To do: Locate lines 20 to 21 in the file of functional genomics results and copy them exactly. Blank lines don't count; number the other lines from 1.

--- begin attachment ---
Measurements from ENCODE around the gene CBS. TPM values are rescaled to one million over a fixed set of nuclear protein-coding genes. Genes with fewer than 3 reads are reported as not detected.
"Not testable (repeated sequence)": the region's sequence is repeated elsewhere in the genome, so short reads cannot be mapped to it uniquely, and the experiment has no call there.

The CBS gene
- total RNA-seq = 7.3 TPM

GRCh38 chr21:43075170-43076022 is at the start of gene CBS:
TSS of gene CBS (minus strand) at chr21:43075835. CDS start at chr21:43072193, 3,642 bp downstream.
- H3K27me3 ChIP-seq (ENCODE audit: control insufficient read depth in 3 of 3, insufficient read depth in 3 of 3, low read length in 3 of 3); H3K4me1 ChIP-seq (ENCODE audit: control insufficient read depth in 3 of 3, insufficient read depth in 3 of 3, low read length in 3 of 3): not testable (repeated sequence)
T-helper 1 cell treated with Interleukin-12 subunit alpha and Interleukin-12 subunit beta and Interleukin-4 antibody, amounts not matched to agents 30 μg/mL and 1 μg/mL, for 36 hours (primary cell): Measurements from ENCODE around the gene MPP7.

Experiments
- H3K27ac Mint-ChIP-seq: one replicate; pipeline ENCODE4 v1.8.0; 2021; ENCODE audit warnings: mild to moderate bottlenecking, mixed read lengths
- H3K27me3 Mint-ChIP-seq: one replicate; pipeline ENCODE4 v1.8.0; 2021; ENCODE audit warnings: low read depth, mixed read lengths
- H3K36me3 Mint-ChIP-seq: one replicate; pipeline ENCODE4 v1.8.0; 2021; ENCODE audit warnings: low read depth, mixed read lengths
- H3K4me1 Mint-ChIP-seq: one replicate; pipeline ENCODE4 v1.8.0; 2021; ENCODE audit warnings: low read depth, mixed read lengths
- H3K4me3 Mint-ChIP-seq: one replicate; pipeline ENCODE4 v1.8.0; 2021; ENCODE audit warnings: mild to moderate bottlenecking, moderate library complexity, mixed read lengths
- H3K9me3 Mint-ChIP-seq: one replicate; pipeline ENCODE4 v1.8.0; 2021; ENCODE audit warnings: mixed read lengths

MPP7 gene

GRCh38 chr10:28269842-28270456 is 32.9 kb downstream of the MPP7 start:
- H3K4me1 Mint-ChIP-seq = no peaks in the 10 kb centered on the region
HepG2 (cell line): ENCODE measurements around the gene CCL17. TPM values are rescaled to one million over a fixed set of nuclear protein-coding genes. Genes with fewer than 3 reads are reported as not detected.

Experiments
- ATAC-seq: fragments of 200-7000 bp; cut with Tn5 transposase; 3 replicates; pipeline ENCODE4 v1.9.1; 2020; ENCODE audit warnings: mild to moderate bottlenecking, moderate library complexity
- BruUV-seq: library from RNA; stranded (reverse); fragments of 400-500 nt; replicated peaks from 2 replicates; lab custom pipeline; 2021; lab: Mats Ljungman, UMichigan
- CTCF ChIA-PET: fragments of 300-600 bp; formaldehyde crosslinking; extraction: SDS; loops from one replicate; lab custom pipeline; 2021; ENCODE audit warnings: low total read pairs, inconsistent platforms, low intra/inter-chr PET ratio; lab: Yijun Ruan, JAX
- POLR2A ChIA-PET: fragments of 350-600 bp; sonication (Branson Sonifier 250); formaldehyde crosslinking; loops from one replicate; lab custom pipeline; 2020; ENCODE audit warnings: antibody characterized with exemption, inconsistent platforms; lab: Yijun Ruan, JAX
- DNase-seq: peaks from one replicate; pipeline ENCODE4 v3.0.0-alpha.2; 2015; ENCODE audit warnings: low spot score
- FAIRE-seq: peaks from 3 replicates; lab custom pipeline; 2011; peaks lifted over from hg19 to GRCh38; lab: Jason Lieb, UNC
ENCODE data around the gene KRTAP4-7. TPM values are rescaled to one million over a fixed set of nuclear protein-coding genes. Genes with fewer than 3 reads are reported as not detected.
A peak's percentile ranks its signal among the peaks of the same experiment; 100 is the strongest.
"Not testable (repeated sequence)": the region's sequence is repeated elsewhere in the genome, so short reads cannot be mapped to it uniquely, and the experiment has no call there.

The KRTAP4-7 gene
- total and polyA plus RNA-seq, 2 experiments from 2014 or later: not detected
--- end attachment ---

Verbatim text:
Experiments
- ATAC-seq: fragments of 200-7000 bp; cut with Tn5 transposase; 3 replicates; pipeline ENCODE4 v1.9.1; 2020; ENCODE audit warnings: mild to moderate bottlenecking, moderate library complexity